Like Showtime's serial killer Dexter from Dexter, the F8 can quickly trade its upstanding citizen clothes for something less restrictive and much more sinister. On a twisty road, the cushioned feel of the suspension and relatively light steering are replaced with something much stiffer and a lot more reactive. The exhaust, too, trades its gentle drone for something much more rambunctious when you start dropping gears or go anywhere near 5,000 rpm.
What's even more intriguing is the car does this without me having to switch driving modes or tinker with the onboard computer. The killer behavior is just part of the car's makeup. When you realize that, it's when the hair stands up on the back of your neck.
Just Like Old Times
Spirited drives with my dad were the best—even if he often scared the crap out of me with this driving. He always made sure to tell me what was going on with the car: how it handled, what it was relaying back to him, his reasoning behind turning, braking, or shifting a certain way. There was also a common denominator: no music. We either conversed or we listened to the engine.
As a former endurance racing driver, my dad had the skills to back up everything he said to me, or at least everything he said to me regarding the art of driving. He could heel-toe like it was no one's business and brake deeper and harder into corners than I thought was possible (or safe).
Me, however? I never graduated past fast shifter karts and some small formula cars, and even then, it's been decades since I've driven a purpose-built racing machine. So while I'm confident behind the wheel, I simply don't have the seat time my dad has. Still, I do my best to explain to my son how to understand cars, and most importantly, how to respect them. They can be dangerous, after all. Especially something as hardcore as a Ferrari.
But as you know, teenagers are fickle beasts that often act unimpressed by even the greatest of feats. My son's not so bad, at least not yet, but sometimes he's uninterested in anything I say or do. But when I revved that twin-turbo V8 to nearly 8,000 rpm and the rear briefly broke traction, however, I had his attention. He didn't tell me so, but the look on his face did.
I upshifted while rocketing out of a corner and found utter delight in the exhaust's loud bark. A hundred feet later or so, I stepped hard on the brakes, downshifted once, and rode a right-hander carousel with the tach needle dancing around 5,500 rpm. The F8 Tributo felt at home in this environment.
We drove through miles upon miles of Indiana's best twisty roads, most of which required nothing more than fourth gear from the seven-speed dual-clutch transmission. Our speed hardly ever climbed past 60 mph, which one would think is rather boring in a car capable of doing 211 mph, but it wasn't. The twin turbochargers effortlessly generate power in the lower end of the rev range, making the F8 feel just as brutally sharp at 4,500 rpm as it does at 7,000. Let's not forget, the F8 may not be Maranello's wildest car today, but it's powered by the same engine from the 488 Pista, a car that laps Fiorano 3.5 seconds faster than an Enzo.
Hearing an Italian V8 sing its song at full throttle just inches away from you is like having Pavarotti scream in your face. A wee bit overwhelming, but so stupidly cool. And it's not just the sound and the punch in the gut from the acceleration; it's also the squirm of the rear tires and the staccato shake of the cabin.
Attempting to impersonate my own father, I told my son everything going on with the car as I strung the corners together. "Always keep your eyes up," I told him. "Never look down directly in front of the car. If you do, you'll always be behind the ball." I narrated the car's reactions to my inputs at the wheel and pedals, and how despite sending 710 horses to the rear only, the Michelin Pilot Super Sport K3s made things feel planted and never sketchy.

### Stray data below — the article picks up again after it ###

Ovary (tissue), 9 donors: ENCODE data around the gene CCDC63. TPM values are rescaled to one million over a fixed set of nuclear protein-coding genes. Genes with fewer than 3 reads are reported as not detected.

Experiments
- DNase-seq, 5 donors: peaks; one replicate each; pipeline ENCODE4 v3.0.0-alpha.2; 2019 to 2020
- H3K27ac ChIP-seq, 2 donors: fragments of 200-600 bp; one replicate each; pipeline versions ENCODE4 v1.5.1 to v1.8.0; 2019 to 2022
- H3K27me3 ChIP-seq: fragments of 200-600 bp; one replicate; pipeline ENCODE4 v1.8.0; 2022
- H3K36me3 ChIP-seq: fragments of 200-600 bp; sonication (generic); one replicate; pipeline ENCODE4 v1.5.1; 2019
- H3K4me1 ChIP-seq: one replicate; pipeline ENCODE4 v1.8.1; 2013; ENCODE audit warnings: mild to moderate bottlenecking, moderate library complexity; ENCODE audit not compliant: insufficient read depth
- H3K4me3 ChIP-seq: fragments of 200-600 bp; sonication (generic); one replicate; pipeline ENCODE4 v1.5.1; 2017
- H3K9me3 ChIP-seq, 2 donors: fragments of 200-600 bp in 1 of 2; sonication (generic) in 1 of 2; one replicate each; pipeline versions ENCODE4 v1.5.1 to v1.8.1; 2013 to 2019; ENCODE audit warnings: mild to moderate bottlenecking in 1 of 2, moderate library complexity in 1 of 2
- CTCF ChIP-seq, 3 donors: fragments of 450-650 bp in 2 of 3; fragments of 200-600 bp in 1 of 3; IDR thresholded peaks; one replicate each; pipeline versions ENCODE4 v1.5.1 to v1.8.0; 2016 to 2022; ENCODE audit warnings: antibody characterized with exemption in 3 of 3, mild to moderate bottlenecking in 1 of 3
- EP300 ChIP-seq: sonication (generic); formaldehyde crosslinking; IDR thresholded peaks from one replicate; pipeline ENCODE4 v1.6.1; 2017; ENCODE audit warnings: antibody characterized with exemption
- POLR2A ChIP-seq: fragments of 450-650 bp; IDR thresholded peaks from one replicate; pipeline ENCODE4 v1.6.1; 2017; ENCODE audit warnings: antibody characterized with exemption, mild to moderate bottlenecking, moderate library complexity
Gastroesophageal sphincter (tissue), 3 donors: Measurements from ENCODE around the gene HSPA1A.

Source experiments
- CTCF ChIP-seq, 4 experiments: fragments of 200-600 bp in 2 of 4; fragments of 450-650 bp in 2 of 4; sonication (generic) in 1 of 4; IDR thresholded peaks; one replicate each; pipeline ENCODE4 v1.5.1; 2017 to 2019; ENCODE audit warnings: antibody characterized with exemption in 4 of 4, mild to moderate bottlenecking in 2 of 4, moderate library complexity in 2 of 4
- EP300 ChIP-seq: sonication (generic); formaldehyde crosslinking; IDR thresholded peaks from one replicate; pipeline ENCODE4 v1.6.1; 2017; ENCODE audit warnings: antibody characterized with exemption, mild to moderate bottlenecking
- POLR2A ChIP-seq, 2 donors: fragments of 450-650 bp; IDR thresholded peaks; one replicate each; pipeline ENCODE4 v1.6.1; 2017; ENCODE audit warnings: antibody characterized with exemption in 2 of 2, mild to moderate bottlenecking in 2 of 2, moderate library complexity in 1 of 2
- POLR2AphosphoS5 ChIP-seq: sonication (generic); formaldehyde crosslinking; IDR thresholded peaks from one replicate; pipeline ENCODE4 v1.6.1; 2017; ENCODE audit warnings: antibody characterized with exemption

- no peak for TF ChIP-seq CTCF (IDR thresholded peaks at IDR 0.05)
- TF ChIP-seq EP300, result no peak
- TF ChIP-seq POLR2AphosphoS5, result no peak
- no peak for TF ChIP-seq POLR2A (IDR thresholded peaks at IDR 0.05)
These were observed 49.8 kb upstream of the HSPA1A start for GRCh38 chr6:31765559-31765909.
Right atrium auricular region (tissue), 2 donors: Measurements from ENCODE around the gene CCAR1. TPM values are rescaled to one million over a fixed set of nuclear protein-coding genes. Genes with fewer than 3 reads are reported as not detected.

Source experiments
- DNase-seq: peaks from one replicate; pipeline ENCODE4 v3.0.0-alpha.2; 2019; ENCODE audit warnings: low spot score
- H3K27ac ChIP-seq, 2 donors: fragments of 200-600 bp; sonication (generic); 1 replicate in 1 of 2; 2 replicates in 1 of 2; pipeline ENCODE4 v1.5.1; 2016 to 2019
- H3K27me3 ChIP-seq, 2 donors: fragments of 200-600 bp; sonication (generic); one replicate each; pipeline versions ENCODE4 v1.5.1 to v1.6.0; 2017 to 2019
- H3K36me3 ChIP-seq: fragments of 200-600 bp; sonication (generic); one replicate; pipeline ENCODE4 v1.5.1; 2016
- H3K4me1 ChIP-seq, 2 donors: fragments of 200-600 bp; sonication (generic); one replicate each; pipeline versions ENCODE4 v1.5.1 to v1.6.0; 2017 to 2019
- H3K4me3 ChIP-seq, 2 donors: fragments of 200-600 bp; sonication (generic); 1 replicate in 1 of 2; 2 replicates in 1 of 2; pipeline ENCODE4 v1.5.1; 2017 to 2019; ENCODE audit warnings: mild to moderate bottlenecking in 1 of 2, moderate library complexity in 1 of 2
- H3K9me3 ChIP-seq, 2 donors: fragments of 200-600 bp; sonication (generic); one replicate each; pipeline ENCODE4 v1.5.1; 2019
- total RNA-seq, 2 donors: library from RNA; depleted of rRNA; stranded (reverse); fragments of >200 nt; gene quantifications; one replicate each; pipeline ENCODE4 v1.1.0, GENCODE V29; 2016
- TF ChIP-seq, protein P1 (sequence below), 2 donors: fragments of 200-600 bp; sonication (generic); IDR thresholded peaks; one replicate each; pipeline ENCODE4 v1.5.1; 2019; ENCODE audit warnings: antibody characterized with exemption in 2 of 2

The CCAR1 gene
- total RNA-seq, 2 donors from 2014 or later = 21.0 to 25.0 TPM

What was sketchy were some bits of the road where debris from freshly mowed countryside littered the surface, as well as wet tarmac from recent rains. When we came across these, we drastically slowed down and carefully avoided the leaves and branches until the road cleared up again. "You gotta be patient and use your brain," I said. "No need to risk sliding off the road or getting a flat. You have to know when to take it easy." Patience is an important virtue, especially when driving a half-million-dollar supercar.
The massive carbon-ceramic brakes were there to help us take it easy, indeed. My brain essentially had to be rewired to understand the F8's magnificent braking performance. It didn't take long, as they reminded me of the brakes in a racing car: They simply talk to you. You can actually feel the calipers and pads engage when you touch the pedal. Out of the corner of my eye, I saw my son tap his imaginary brake pedal with his foot, too.
If you want to get a kid hooked on cars for the rest of his life, this is how you do it.
We found a good spot to pull over, have some lunch, and grab a few photos. The adrenaline was still running high from miles of hard driving on a hot day. He repeatedly walked around the car taking videos to share with his friends and followers, constantly snapping shots from various angles. He didn't even care to grab a bite. If he liked the F8 prior to our drive together, now he was crazy about it. Then again, what's not to love about a red Italian supercar?
Seeing him smile and enjoy himself helped me realize what a big deal this was to him. It reminded me of why these cars are cool and why they matter. It made me feel like I once did as a kid, when seeing a Ferrari was something monumental and worth obsessing over for the rest of the day.
He experienced something very few people ever have the opportunity to enjoy. More importantly, this was his world, his scene, his love of cars. And while I can sit here and tell him how many trucks Ford sells every hour or how it's more fun to drive a Miata fast
than a McLaren slow, that will never change the fact that Ferrari is a religion, Maranello its church, and my son one of its loyal followers.
In case you forgot, being a teenager is difficult. Being a teenager with divorced parents living on opposite sides of the country is even more so. (Ask me how I know.) Luckily, I had a 2020 Ferrari F8 Tributo to help me create memories with my son, memories I hope he remembers as he grows up into a car-loving adult.